WASHINGTON (CNN) - Concern about a terrorist attack in the United States is roughly half of what it was immediately after the September 11 attacks, according to a new national poll.
Thirty-four percent of people questioned in a CNN/Opinion Research Corporation national survey released on the eve of the eighth anniversary of 9/11 say they think an act of terrorism in the U.S. over the next few weeks is likely, with 64 percent indicating such an attack is not likely. The 34 percent figure is down 20 points from three years ago and is nearly half the 66 percent who in late 2001 felt a terrorist attack was likely.
The poll also indicates that only one in 10 say that a terrorist attack is likely in the community where they live. More than six in 10 say they have confidence in the Obama administration's ability to protect the country from terrorism, although only one in four say they have a great deal of confidence.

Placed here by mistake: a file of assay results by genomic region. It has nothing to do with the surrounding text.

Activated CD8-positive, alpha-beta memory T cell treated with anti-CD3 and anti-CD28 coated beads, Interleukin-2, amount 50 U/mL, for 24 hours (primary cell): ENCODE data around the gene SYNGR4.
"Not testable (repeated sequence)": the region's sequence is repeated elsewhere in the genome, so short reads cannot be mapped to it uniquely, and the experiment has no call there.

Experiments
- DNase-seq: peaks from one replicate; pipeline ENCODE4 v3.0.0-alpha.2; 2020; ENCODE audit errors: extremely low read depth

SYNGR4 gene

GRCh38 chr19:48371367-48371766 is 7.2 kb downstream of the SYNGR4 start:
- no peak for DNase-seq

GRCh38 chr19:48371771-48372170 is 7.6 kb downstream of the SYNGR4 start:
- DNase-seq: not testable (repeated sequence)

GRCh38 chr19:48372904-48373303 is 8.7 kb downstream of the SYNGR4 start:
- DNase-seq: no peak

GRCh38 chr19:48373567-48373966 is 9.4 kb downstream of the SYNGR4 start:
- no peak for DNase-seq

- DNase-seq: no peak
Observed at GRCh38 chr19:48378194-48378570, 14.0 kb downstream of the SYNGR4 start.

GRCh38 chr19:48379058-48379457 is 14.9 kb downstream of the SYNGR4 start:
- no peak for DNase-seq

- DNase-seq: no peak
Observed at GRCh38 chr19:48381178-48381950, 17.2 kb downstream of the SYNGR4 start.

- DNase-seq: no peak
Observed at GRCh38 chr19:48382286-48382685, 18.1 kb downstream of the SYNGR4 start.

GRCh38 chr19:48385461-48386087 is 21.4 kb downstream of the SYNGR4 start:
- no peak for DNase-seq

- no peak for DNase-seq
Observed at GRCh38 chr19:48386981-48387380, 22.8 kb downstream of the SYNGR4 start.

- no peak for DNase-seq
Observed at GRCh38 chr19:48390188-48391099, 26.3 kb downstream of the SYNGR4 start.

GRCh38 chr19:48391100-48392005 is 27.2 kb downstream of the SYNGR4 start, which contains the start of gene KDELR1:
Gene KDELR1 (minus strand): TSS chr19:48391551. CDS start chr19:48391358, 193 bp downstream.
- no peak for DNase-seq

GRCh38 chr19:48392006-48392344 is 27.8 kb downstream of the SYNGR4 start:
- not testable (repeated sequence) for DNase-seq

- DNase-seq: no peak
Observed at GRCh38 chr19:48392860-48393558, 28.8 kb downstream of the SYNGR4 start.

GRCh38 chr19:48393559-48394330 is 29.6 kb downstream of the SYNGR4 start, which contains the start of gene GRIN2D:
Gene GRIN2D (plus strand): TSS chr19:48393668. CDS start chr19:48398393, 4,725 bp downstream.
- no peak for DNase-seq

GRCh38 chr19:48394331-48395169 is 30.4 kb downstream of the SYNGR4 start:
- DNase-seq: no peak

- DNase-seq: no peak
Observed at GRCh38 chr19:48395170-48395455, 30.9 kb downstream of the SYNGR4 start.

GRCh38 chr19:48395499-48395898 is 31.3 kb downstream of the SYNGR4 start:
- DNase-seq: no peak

The public is split over Attorney General Eric Holder's decision to have a special prosecutor investigate the interrogation procedures used by CIA officials during the Bush administration - half say that investigation is a good idea; half say it is a bad idea.
The survey also suggests that six in 10 say the country will never be get back to normal, with three in 10 feeling things will eventually get back to normal and 7 percent saying things in the United States are now back to normal.
The CNN/Opinion Research Corporation poll was conducted August 28-31, with 1,010 adult Americans questioned by telephone. The survey's sampling error is plus or minus 3 percentage points.
Full results (pdf)
Updated: 11:59 p.m. to add full poll results
Comments are closed.